2022 journal article
Spatial variation in high temperature‐regulated gene expression predicts evolution of plasticity with climate change in the scarlet monkeyflower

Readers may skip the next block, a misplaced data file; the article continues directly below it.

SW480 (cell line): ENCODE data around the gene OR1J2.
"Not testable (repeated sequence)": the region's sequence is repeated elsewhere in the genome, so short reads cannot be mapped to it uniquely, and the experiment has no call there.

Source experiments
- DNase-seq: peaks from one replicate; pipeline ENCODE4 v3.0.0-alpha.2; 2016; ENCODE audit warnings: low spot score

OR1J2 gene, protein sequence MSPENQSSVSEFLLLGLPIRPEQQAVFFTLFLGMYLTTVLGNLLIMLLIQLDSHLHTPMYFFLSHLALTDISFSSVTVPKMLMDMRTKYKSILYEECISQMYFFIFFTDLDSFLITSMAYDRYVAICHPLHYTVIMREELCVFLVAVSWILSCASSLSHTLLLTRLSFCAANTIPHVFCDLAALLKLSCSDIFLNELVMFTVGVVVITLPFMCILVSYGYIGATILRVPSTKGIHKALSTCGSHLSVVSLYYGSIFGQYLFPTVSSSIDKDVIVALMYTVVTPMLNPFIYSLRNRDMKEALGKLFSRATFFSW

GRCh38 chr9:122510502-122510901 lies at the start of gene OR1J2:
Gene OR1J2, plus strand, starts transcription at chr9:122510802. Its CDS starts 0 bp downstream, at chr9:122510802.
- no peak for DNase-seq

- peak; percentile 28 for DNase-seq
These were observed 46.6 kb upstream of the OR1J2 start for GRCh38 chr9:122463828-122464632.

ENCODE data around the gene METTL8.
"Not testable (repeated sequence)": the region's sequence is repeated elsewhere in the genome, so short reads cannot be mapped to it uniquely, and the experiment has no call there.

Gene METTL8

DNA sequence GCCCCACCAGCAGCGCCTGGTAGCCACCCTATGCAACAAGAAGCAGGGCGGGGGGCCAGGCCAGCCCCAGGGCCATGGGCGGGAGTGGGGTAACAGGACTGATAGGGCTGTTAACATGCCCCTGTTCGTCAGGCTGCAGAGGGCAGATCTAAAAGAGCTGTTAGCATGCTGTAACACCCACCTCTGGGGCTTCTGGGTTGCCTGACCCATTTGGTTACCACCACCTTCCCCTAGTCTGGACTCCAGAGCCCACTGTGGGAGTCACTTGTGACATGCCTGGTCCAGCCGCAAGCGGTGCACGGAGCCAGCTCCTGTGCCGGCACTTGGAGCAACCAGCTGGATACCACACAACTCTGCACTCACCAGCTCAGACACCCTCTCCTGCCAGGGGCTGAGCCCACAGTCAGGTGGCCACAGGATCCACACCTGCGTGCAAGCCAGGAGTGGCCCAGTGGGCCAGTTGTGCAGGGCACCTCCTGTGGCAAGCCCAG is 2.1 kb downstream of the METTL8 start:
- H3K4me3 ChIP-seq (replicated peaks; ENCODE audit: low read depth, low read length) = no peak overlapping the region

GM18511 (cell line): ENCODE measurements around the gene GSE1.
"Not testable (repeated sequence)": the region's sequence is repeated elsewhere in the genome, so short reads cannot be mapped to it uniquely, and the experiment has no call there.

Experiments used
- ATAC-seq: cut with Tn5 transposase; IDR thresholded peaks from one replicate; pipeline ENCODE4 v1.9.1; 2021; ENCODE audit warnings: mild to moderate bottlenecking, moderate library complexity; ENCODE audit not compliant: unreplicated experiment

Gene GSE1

A major way that organisms can adapt to changing environmental conditions is by evolving increased or decreased phenotypic plasticity. In the face of current global warming, more attention is being paid to the role of plasticity in maintaining fitness as abiotic conditions change over time. However, given that temporal data can be challenging to acquire, a major question is whether evolution in plasticity across space can predict adaptive plasticity across time. In growth chambers simulating two thermal regimes, we generated transcriptome data for western North American scarlet monkeyflowers (Mimulus cardinalis) collected from different latitudes and years (2010 and 2017) to test hypotheses about how plasticity in gene expression is responding to increases in temperature, and if this pattern is consistent across time and space. Supporting the genetic compensation hypothesis, individuals whose progenitors were collected from the warmer-origin northern 2017 descendant cohort showed lower thermal plasticity in gene expression than their cooler-origin northern 2010 ancestors. This was largely due to a change in response at the warmer (40°C) rather than cooler (20°C) treatment. A similar pattern of reduced plasticity, largely due to a change in response at 40°C, was also found for the cooler-origin northern versus the warmer-origin southern population from 2017. Our results demonstrate that reduced phenotypic plasticity can evolve with warming and that spatial and temporal changes in plasticity predict one another.